Since the start of the semester, 136 students and 22 faculty have tested positive for the virus — most of them at the middle school and high school. That has generated 887 close contacts among students but just seven among staff — since more than 80% are vaccinated.
However, the number of new cases has barely increased since last week — compared to the peak of the cluster.
Studies continue to accumulate showing that masks, ventilation and vaccines remain the best way to contain and ultimately eliminate the virus.
This week, Pfizer submitted data to the federal Food and Drug Administration showing that a vaccine in children 5 to 12 produces a strong immune response, with fewer serious side effects than many already approved vaccines. The FDA has already approved the Pfizer vaccine for teens aged 12 to 18. The approvals will initially remain for “emergency use,” which means school districts are not yet requiring the vaccine in the same way they do for measles, mumps, rubella, polio and other communicable diseases.
Moderna is expected to submit results on the use of its two-shot vaccine among teens and children shortly. In adults, the Moderna vaccine has proven itself somewhat more effective than Pfizer.
One recent study showed that surgical masks filter out 76% of the particles capable of spreading COVID, compared to 37% of the particles in three-layered cloth masks. One comprehensive study in India found that when 42% of people in a village regularly wore masks, the risk of a COVID infection dropped 11% with surgical masks and 5% with cloth masks. Because of the exponential way in which the virus spreads, even an 11% reduction can significantly reduce the total number of cases.
Nonetheless, vaccines remain a far better way to reduce community spread, according to the research.
Infections among children have more than doubled this year with the resumption of in-person classes — but children still rarely get seriously ill. Some have developed a fatal inflammatory disease months after a mild infection, but that’s still a very rare event. However, studies show schools can readily incubate clusters of cases, which keep spreading back out into the community — with sometimes lethal consequences for more vulnerable adults.
Surveys have shown parents are increasingly willing to get their kids vaccinated. The Kaiser Family Foundation found that one if four parents have had a child quarantine at home in the course of the current school year. The survey found 58% of parents support mask mandates in schools, 35% oppose mask mandates and 4% say only unvaccinated students and staff should be required to wear masks. The number who said they would get their child vaccinated as soon as possible rose from 26% in July to 35% in August. However, 22% still say they will “definitely not” get their child vaccinated.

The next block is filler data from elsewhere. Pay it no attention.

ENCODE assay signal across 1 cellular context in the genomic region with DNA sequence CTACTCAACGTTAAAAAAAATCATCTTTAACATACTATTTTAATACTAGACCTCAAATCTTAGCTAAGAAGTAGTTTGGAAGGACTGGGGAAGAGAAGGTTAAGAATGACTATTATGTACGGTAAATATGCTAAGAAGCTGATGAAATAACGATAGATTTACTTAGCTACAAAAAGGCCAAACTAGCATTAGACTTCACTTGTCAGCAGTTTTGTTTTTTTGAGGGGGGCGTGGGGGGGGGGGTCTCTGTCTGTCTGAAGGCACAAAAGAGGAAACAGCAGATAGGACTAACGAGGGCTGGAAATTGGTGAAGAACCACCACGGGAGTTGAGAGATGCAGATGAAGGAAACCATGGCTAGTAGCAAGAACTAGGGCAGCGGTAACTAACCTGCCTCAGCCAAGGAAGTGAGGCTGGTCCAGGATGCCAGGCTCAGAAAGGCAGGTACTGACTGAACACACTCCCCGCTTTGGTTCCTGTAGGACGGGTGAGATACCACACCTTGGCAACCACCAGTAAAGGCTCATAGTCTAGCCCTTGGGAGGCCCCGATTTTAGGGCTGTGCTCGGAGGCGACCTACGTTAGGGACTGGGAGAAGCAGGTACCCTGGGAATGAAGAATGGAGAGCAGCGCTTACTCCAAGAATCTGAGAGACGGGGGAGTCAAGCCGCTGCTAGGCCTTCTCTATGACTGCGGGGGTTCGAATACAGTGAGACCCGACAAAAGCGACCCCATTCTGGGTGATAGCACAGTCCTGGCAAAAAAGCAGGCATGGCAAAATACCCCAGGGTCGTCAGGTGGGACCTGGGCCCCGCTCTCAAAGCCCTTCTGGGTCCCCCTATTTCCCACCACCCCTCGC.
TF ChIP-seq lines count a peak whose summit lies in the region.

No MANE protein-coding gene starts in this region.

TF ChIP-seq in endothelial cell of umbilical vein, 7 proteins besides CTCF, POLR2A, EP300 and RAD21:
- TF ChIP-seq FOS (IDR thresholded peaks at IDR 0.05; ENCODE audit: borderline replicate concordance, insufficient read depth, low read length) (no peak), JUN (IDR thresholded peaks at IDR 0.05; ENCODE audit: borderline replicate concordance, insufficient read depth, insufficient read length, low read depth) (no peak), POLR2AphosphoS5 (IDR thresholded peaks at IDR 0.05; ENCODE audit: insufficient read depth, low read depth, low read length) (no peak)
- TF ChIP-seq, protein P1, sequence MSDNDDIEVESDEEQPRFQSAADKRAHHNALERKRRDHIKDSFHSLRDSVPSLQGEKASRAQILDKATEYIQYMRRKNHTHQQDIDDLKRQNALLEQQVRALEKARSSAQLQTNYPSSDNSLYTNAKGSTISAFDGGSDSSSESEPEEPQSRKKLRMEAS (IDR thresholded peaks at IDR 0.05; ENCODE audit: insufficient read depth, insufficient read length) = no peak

One other study raised an additional intriguing option for schools.
That study found that inexpensive portable air filters with dense HEPA filters successfully remove almost all COVID viral particles from the air. They did the study in a hospital, after finding that unvaccinated, mask-wearing doctors and nurses still often got infected by their patients, according to the summary of the research published in the journal Nature.
The researchers installed the portable, fine-mesh air filters in hospital rooms, the wards and the intensive care unit. The team found plenty of viral particles in the air when the filters were turned off, but very few when the filters were running. Curiously, they didn’t find many particles in the air of the intensive care ward with or without the filters. This may reflect the life cycle of the virus. A growing number of studies show the virus reaches the greatest concentrations in the nasal passages early in an infection — when people don’t even know they’re contaminated. By the time they end up in the intensive care ward, the viral load is much lower — and the biggest problems at that point may actually stem from the immune systems reaction to the infection.